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Mike Mozart / Flickr Creative Commons

AT&T is trying to reassure Democrats skeptical of its proposed purchase of content powerhouse Time Warner.

The setup: In January, a group of 13 Democratic senators told the CEOs of both companies that because they will likely not face an FCC merger review they "will no longer have the legal burden of proving that the proposal would serve the public interest, and the public is left largely in the dark about how the deal would impact the affordability and quality of their phone, internet, and video services."

So they asked the companies to provide them with details on the public interest value of the deal by Friday. Here's the response::

  • Executives from both companies said that "this deal will increase competition and accelerate the innovation/investment cycle, all to the benefit of American consumers," according to excerpts provided by AT&T. It did not provide the full letter.
  • They defended the value of a Justice Department review for the deal, saying that "the competitive questions raised in your letter are precisely the issues under review by the Department of Justice, which Congress has entrusted with protecting competitive markets."
  • The letter reiterated the telco's argument that it would not be in its interest to keep Time Warner's content out of the hands of its competitors. The senators had expressed concerns that the deal could hurt competition.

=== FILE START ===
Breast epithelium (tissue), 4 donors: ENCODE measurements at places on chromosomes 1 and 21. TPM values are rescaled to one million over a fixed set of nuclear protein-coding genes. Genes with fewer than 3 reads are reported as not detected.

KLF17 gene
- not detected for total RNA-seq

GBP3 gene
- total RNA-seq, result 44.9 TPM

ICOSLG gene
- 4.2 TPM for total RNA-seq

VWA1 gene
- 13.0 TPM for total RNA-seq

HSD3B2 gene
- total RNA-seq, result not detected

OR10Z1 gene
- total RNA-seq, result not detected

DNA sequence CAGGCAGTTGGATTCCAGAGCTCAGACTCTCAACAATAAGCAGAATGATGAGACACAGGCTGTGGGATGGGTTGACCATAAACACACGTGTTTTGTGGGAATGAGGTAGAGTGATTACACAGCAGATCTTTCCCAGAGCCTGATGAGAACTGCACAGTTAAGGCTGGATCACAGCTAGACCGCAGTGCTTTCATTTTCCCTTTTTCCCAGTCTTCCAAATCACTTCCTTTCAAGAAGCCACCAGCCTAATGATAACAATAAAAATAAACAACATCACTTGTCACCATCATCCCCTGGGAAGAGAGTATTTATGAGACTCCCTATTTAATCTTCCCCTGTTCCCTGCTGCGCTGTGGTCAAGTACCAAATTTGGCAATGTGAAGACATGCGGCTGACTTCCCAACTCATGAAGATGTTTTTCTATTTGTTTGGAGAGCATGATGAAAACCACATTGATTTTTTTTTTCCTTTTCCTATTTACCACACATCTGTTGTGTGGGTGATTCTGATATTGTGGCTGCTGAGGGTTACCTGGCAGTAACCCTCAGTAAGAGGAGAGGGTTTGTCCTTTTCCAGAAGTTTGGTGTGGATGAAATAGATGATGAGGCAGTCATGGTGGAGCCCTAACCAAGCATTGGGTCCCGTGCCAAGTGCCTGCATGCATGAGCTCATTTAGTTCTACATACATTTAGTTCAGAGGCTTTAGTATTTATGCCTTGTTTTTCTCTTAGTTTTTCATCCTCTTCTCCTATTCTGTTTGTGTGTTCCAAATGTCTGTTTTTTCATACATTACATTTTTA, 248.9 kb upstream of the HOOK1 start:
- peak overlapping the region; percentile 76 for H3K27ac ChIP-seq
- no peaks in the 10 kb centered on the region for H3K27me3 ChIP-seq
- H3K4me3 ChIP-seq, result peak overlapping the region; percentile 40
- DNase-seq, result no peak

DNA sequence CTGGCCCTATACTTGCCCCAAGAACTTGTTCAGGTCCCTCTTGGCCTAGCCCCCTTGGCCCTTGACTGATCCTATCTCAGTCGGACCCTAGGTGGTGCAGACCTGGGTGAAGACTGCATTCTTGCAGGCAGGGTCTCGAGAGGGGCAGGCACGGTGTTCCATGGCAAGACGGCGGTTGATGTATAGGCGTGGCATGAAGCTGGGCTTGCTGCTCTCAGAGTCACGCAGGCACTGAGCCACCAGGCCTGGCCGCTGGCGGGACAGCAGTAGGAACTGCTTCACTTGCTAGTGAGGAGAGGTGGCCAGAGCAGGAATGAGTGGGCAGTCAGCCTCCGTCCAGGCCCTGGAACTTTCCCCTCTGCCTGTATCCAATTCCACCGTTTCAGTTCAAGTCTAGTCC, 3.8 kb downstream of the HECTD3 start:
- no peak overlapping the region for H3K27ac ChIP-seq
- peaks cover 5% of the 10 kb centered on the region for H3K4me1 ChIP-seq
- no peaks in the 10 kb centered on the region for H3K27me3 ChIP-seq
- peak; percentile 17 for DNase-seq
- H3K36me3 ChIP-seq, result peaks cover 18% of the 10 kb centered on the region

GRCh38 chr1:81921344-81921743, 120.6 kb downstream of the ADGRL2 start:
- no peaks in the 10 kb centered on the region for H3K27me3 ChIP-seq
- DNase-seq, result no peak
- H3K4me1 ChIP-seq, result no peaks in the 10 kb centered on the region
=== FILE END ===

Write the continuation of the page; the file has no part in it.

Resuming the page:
What we're watching: A key antitrust official at the Department of Justice has yet to be named, but will send a signal about how the Trump administration plans to approach the issue. The president previously opposed the deal on the campaign trail.

Go deeper

Tech digs in for long domestic terror fight

Illustration: Sarah Grillo/Axios

With domestic extremist networks scrambling to regroup online, experts fear the next attack could come from a radicalized individual — much harder than coordinated mass events for law enforcement and platforms to detect or deter.

The big picture: Companies like Facebook and Twitter stepped up enforcement and their conversations with law enforcement ahead of Inauguration Day. But they'll be tested as the threat rises that impatient lone-wolf attackers will lash out.

The pandemic could be worsening childhood obesity

Illustration: Aïda Amer/Axios

The 10-month long school closures and the coronavirus pandemic are expected to have a big impact on childhood obesity rates.

Why it matters: About one in five children are obese in the U.S. — an all-time high — with worsening obesity rates across income and racial and ethnic groups, data from the National Health and Nutrition Examination Survey show.

Dave Lawler, author of World
35 mins ago - World

Biden's Russia challenge

Illustration: Eniola Odetunde/Axios

The Biden administration has already proposed a five-year extension of the last treaty constraining the U.S. and Russian nuclear arsenals, announced an urgent investigation into a massive Russia-linked cyberattack, and demanded the release of Russia’s leading opposition figure, Alexey Navalny.

Why it matters: Those three steps in Biden's first week underscore the challenge he faces from Vladimir Putin — an authoritarian intent on weakening the U.S. and its alliances, with whom he’ll nonetheless have to engage on critical issues.